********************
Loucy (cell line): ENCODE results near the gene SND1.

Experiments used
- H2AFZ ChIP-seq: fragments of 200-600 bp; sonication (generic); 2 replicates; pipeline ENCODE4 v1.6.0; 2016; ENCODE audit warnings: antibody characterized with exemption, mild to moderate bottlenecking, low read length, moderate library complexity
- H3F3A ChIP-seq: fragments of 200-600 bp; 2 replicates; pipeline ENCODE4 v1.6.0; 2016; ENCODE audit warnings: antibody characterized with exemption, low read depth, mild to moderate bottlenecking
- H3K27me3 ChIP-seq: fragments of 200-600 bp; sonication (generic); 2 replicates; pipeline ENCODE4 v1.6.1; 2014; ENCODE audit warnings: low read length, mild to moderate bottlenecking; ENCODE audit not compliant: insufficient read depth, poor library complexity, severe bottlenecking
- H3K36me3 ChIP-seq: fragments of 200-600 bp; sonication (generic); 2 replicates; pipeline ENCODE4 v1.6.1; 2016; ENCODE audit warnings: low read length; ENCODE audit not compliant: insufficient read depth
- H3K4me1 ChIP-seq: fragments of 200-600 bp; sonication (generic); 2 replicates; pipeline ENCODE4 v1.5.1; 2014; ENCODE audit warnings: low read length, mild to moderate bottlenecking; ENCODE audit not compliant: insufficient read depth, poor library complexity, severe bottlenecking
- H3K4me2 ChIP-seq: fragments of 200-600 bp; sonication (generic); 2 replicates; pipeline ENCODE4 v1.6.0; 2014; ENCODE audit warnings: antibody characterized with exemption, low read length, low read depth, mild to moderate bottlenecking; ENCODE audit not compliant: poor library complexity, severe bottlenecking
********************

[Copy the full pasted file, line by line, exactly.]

Loucy (cell line): ENCODE results near the gene SND1.

Experiments used
- H2AFZ ChIP-seq: fragments of 200-600 bp; sonication (generic); 2 replicates; pipeline ENCODE4 v1.6.0; 2016; ENCODE audit warnings: antibody characterized with exemption, mild to moderate bottlenecking, low read length, moderate library complexity
- H3F3A ChIP-seq: fragments of 200-600 bp; 2 replicates; pipeline ENCODE4 v1.6.0; 2016; ENCODE audit warnings: antibody characterized with exemption, low read depth, mild to moderate bottlenecking
- H3K27me3 ChIP-seq: fragments of 200-600 bp; sonication (generic); 2 replicates; pipeline ENCODE4 v1.6.1; 2014; ENCODE audit warnings: low read length, mild to moderate bottlenecking; ENCODE audit not compliant: insufficient read depth, poor library complexity, severe bottlenecking
- H3K36me3 ChIP-seq: fragments of 200-600 bp; sonication (generic); 2 replicates; pipeline ENCODE4 v1.6.1; 2016; ENCODE audit warnings: low read length; ENCODE audit not compliant: insufficient read depth
- H3K4me1 ChIP-seq: fragments of 200-600 bp; sonication (generic); 2 replicates; pipeline ENCODE4 v1.5.1; 2014; ENCODE audit warnings: low read length, mild to moderate bottlenecking; ENCODE audit not compliant: insufficient read depth, poor library complexity, severe bottlenecking
- H3K4me2 ChIP-seq: fragments of 200-600 bp; sonication (generic); 2 replicates; pipeline ENCODE4 v1.6.0; 2014; ENCODE audit warnings: antibody characterized with exemption, low read length, low read depth, mild to moderate bottlenecking; ENCODE audit not compliant: poor library complexity, severe bottlenecking